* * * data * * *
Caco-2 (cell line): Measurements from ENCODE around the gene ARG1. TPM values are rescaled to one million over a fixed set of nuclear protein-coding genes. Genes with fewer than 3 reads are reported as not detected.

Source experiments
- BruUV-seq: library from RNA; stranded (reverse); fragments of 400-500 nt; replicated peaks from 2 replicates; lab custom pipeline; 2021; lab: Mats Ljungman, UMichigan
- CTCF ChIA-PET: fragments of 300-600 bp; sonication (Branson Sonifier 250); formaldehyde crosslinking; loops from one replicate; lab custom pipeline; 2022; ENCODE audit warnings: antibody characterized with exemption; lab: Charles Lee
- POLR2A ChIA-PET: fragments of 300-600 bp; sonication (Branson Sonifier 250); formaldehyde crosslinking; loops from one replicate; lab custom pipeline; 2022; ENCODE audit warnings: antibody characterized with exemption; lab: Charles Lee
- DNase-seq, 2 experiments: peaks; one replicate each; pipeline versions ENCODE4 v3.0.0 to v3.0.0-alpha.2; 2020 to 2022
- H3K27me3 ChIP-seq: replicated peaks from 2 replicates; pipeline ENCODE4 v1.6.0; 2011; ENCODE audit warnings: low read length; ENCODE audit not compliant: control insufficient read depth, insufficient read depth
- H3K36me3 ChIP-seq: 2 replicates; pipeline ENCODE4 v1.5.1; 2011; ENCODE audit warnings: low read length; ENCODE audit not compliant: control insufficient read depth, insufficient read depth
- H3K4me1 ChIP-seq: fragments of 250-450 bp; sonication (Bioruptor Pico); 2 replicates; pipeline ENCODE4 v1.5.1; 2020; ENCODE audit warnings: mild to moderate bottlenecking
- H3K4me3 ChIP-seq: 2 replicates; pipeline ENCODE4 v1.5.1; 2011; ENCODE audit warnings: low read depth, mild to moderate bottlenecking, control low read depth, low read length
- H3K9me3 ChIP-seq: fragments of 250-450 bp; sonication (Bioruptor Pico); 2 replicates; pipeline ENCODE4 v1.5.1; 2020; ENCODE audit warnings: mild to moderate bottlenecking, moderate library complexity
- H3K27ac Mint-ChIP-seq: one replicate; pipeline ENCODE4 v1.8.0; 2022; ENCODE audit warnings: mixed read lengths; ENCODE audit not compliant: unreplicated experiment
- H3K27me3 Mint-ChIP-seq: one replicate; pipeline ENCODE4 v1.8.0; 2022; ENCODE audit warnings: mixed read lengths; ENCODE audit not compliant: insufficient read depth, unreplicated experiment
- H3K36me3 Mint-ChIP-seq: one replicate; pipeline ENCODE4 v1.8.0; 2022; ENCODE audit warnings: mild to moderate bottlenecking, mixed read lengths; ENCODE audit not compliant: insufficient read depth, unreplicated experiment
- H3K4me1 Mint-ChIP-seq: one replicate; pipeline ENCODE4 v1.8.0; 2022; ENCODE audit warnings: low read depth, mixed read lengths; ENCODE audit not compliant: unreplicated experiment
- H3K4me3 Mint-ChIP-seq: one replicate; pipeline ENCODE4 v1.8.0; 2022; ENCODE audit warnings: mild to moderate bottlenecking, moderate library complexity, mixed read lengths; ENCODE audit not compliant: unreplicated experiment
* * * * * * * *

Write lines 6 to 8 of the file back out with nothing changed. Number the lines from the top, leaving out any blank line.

- DNase-seq, 2 experiments: peaks; one replicate each; pipeline versions ENCODE4 v3.0.0 to v3.0.0-alpha.2; 2020 to 2022
- H3K27me3 ChIP-seq: replicated peaks from 2 replicates; pipeline ENCODE4 v1.6.0; 2011; ENCODE audit warnings: low read length; ENCODE audit not compliant: control insufficient read depth, insufficient read depth
- H3K36me3 ChIP-seq: 2 replicates; pipeline ENCODE4 v1.5.1; 2011; ENCODE audit warnings: low read length; ENCODE audit not compliant: control insufficient read depth, insufficient read depth